Yes, this foe is alive and smart, but he also has a huge weakness. It depends on us to spread. Thus, it is worthwhile to empower citizens to seize on that weakness. Probably no head of state has put this more succinctly in powerful words than South America’s rising star, the soft spoken & diligent President of Peru, Mr. Martin Vizcarra. In one of his daily addresses to the nation, he said
“este virus no va a ningún sitio, al menos que Ud vaya a algún sitio” (slightly paraphrased).
Translated: “This virus is going nowhere, unless you go somewhere”. Truly empowering, but also remarkable: his nation had only a few cases of the virus. He unleashed what is probably the fastest “comprehensive response” to the coronavirus threat, but will he also adapt his strategy when the time is due?
Empowering one’s citizens is not a minor issue. Sadly, many national leaders have mobilised their citizens exclusively with fear. A costly strategy, because fear is a suboptimal motivator and mass media is magnifying the enemy. It is a spiral of frightening facts, death and near powerlessness. Mass media needs to take to heart that an avalanche of facts is no exchange for the big picture, common sense and the truth.
Just a little well-intentioned spin and a large amount of facts produces a biased picture of reality. We have seen terrible excesses of this over the past five years in the political discourse of Britain, Israel, United States and Europe.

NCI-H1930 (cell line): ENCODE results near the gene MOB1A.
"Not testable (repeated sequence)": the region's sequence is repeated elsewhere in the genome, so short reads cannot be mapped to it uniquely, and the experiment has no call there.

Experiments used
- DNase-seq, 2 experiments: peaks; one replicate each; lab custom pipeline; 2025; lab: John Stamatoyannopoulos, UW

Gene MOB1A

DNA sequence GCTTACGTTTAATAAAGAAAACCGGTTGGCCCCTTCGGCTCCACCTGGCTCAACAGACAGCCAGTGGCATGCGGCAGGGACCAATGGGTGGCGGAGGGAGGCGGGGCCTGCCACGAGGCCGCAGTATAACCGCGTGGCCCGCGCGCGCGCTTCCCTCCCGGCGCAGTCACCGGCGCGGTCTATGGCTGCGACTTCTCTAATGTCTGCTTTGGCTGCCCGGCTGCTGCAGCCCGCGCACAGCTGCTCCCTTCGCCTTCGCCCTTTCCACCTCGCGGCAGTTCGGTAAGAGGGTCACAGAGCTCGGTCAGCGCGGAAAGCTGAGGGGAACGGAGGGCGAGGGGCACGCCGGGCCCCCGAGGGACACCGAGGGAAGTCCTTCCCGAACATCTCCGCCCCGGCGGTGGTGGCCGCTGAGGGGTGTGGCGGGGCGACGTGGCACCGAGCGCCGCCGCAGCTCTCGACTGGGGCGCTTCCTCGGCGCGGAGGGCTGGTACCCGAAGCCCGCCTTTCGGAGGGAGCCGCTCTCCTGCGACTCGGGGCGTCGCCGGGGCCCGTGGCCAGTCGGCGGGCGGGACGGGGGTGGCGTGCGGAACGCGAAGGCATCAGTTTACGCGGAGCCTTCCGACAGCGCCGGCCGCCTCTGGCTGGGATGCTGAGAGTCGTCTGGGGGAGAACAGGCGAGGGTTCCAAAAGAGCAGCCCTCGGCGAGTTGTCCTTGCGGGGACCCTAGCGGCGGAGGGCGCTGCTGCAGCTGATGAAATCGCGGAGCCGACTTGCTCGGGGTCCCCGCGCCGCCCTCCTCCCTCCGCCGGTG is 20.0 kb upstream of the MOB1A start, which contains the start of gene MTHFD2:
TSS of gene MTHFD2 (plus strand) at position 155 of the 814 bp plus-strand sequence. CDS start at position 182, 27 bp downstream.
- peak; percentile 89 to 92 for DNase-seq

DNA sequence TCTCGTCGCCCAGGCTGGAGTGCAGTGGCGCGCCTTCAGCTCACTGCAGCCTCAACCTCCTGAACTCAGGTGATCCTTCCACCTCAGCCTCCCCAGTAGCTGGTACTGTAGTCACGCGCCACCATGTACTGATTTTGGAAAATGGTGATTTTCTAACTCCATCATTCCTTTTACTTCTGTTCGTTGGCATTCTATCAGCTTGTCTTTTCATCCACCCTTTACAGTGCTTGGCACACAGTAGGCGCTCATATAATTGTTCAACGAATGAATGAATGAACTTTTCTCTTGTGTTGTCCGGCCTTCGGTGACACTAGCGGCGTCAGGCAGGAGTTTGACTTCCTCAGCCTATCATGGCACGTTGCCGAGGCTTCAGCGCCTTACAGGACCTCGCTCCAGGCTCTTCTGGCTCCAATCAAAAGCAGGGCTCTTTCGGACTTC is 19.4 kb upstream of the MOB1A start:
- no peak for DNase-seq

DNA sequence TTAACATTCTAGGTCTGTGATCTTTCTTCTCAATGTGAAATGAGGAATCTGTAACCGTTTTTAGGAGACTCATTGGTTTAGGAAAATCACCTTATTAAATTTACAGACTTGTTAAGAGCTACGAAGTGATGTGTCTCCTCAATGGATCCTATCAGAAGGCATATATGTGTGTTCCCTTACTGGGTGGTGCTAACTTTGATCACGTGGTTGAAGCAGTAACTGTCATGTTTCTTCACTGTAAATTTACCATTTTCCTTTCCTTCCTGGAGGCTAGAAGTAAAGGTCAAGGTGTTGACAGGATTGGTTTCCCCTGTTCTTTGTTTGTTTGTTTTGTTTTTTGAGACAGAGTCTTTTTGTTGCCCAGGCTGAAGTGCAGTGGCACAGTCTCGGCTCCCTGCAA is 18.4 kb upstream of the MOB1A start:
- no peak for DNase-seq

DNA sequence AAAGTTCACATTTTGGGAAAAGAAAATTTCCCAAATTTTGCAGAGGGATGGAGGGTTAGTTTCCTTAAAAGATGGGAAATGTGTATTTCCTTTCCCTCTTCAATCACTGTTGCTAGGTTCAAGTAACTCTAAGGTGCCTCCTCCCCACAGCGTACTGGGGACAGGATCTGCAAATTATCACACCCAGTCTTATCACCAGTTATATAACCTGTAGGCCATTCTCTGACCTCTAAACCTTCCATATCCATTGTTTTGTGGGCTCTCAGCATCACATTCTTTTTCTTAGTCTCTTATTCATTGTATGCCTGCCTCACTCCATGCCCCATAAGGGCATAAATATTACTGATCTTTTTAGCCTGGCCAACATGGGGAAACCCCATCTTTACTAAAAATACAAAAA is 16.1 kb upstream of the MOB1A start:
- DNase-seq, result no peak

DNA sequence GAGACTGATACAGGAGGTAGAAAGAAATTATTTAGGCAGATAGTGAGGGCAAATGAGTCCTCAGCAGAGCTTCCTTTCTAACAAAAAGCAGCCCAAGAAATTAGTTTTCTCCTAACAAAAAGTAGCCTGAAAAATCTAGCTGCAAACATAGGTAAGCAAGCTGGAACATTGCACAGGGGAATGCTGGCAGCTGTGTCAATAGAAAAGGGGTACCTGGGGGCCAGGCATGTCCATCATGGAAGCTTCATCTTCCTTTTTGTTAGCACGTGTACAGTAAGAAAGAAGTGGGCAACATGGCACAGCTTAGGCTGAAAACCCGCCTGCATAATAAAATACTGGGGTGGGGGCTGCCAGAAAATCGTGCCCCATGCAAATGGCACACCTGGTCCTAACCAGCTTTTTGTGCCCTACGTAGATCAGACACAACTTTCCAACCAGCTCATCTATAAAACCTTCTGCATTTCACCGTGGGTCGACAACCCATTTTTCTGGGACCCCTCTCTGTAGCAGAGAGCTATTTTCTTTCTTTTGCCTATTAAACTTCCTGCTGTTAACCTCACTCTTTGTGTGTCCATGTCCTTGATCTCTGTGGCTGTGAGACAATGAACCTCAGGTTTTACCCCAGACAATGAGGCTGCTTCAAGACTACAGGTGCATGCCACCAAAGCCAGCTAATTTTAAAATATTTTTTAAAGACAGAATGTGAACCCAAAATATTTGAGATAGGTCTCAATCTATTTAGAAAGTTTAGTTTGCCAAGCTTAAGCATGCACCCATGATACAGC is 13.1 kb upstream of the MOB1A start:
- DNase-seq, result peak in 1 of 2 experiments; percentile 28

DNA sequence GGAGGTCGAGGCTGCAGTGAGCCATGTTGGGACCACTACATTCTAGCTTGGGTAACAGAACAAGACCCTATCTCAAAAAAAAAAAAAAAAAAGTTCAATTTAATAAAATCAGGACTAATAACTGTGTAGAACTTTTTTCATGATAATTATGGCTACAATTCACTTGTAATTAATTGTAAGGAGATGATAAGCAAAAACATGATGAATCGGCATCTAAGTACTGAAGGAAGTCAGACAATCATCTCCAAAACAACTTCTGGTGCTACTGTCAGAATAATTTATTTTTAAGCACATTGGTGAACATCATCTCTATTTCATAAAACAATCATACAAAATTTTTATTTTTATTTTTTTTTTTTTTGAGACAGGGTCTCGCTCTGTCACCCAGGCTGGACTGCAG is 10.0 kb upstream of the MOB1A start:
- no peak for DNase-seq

I saw a heartening tweet showing how Italian health personnel celebrated a patient that had overcome the coronavirus infection. They were celebrating life and victory.
Having sounded the alarm in January and been called an alarmist for demanding the immediate shutdown of Air Travel, I urge now people to raise their hopes – reminding them that, “that which we focus on, we magnify”.
This is an enemy that has come to kill and destroy. Neither denial nor fear are going to help us defeat it.
No one has died in vain ..
The experiences in China and Italy have been painful, yet the lessons learnt there can help save many lives in other countries. As in many wars there are many heroes – And one day we may want to erect a memorial for the Unknown Nurse and Physician in our cities.
A blessing in disguise?
While I am praying to God to help the sick and to protect those at the forefront of this war, I am excited about the many flaws of our society and economy it is exposing and the many opportunities that this crisis is creating. Not only in the area of remote working, online services and a more sustainable economy with less travel and pollution. There are “deeper” opportunities closer to our heart. The virus has brought the world to a stop. For the first time in years some people are resting – realising they are human beings, valuable even if they don’t work. They can now reflect upon their lives and their reason to exist. This smart virus has played on our biggest weaknesses: our restlessness and excessive travelling. Many of our vacations became as restless as our business lives.
Knowing that without mass air travel Covid19 could not have taken the world by storm, we will all enjoy our next flight with a grateful heart. We shall enjoy every bit of it.
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By Christian Takushi MA UZH, Independent Macro Economist & Geopolitical Strategist. 28 Mar 2020 (public released was delayed and shortened)
Disclaimer: None of our comments should be interpreted or construed as an investment recommendation
A distinct broad approach to geopolitical research
(a) All nations & groups advance their geostrategic interests with all the means at their disposal
(b) A balance between Western linear-logical and Oriental circular-historical-religious thinking is crucial given the rise of Oriental powers
(c) As a geopolitical analyst with an economic mindset Takushi does research with little regard for political ideology and conspiracy theories
(d) Independent time series data aggregation & propriety risk models
(e) He only writes when his analysis deviates from Consensus